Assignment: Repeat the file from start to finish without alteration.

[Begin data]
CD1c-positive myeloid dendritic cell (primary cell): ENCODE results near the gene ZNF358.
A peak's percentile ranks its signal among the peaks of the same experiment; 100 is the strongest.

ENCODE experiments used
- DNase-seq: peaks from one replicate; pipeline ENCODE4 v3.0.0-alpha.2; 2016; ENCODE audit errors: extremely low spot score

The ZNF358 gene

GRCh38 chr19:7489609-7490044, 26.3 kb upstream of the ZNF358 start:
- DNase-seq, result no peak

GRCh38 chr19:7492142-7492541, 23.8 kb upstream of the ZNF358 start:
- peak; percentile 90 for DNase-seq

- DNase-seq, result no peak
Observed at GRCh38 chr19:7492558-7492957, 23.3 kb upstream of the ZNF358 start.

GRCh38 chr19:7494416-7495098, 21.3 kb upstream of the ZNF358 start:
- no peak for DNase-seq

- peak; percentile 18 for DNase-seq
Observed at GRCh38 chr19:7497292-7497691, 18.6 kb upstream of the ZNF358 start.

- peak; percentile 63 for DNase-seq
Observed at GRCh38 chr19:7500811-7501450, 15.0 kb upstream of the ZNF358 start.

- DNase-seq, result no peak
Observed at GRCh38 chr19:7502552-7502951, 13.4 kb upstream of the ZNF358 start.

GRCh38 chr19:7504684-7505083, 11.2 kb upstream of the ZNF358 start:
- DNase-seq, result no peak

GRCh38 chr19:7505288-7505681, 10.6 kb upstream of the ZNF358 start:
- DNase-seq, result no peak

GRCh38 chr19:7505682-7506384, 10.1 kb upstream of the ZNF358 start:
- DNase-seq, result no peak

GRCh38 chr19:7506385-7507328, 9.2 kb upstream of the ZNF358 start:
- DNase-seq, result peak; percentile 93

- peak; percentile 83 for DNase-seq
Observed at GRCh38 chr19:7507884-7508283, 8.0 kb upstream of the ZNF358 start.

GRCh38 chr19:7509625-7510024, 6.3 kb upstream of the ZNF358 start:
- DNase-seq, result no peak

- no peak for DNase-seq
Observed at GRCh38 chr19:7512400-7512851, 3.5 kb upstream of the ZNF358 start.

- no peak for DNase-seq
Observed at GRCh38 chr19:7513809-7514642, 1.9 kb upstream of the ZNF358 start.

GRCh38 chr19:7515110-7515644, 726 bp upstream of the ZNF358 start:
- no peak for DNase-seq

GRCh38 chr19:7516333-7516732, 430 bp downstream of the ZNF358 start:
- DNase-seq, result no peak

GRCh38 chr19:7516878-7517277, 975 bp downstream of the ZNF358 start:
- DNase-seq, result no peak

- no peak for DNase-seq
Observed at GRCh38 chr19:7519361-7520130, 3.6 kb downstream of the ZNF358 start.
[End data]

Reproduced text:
CD1c-positive myeloid dendritic cell (primary cell): ENCODE results near the gene ZNF358.
A peak's percentile ranks its signal among the peaks of the same experiment; 100 is the strongest.

ENCODE experiments used
- DNase-seq: peaks from one replicate; pipeline ENCODE4 v3.0.0-alpha.2; 2016; ENCODE audit errors: extremely low spot score

The ZNF358 gene

GRCh38 chr19:7489609-7490044, 26.3 kb upstream of the ZNF358 start:
- DNase-seq, result no peak

GRCh38 chr19:7492142-7492541, 23.8 kb upstream of the ZNF358 start:
- peak; percentile 90 for DNase-seq

- DNase-seq, result no peak
Observed at GRCh38 chr19:7492558-7492957, 23.3 kb upstream of the ZNF358 start.

GRCh38 chr19:7494416-7495098, 21.3 kb upstream of the ZNF358 start:
- no peak for DNase-seq

- peak; percentile 18 for DNase-seq
Observed at GRCh38 chr19:7497292-7497691, 18.6 kb upstream of the ZNF358 start.

- peak; percentile 63 for DNase-seq
Observed at GRCh38 chr19:7500811-7501450, 15.0 kb upstream of the ZNF358 start.

- DNase-seq, result no peak
Observed at GRCh38 chr19:7502552-7502951, 13.4 kb upstream of the ZNF358 start.

GRCh38 chr19:7504684-7505083, 11.2 kb upstream of the ZNF358 start:
- DNase-seq, result no peak

GRCh38 chr19:7505288-7505681, 10.6 kb upstream of the ZNF358 start:
- DNase-seq, result no peak

GRCh38 chr19:7505682-7506384, 10.1 kb upstream of the ZNF358 start:
- DNase-seq, result no peak

GRCh38 chr19:7506385-7507328, 9.2 kb upstream of the ZNF358 start:
- DNase-seq, result peak; percentile 93

- peak; percentile 83 for DNase-seq
Observed at GRCh38 chr19:7507884-7508283, 8.0 kb upstream of the ZNF358 start.

GRCh38 chr19:7509625-7510024, 6.3 kb upstream of the ZNF358 start:
- DNase-seq, result no peak

- no peak for DNase-seq
Observed at GRCh38 chr19:7512400-7512851, 3.5 kb upstream of the ZNF358 start.

- no peak for DNase-seq
Observed at GRCh38 chr19:7513809-7514642, 1.9 kb upstream of the ZNF358 start.

GRCh38 chr19:7515110-7515644, 726 bp upstream of the ZNF358 start:
- no peak for DNase-seq

GRCh38 chr19:7516333-7516732, 430 bp downstream of the ZNF358 start:
- DNase-seq, result no peak

GRCh38 chr19:7516878-7517277, 975 bp downstream of the ZNF358 start:
- DNase-seq, result no peak

- no peak for DNase-seq
Observed at GRCh38 chr19:7519361-7520130, 3.6 kb downstream of the ZNF358 start.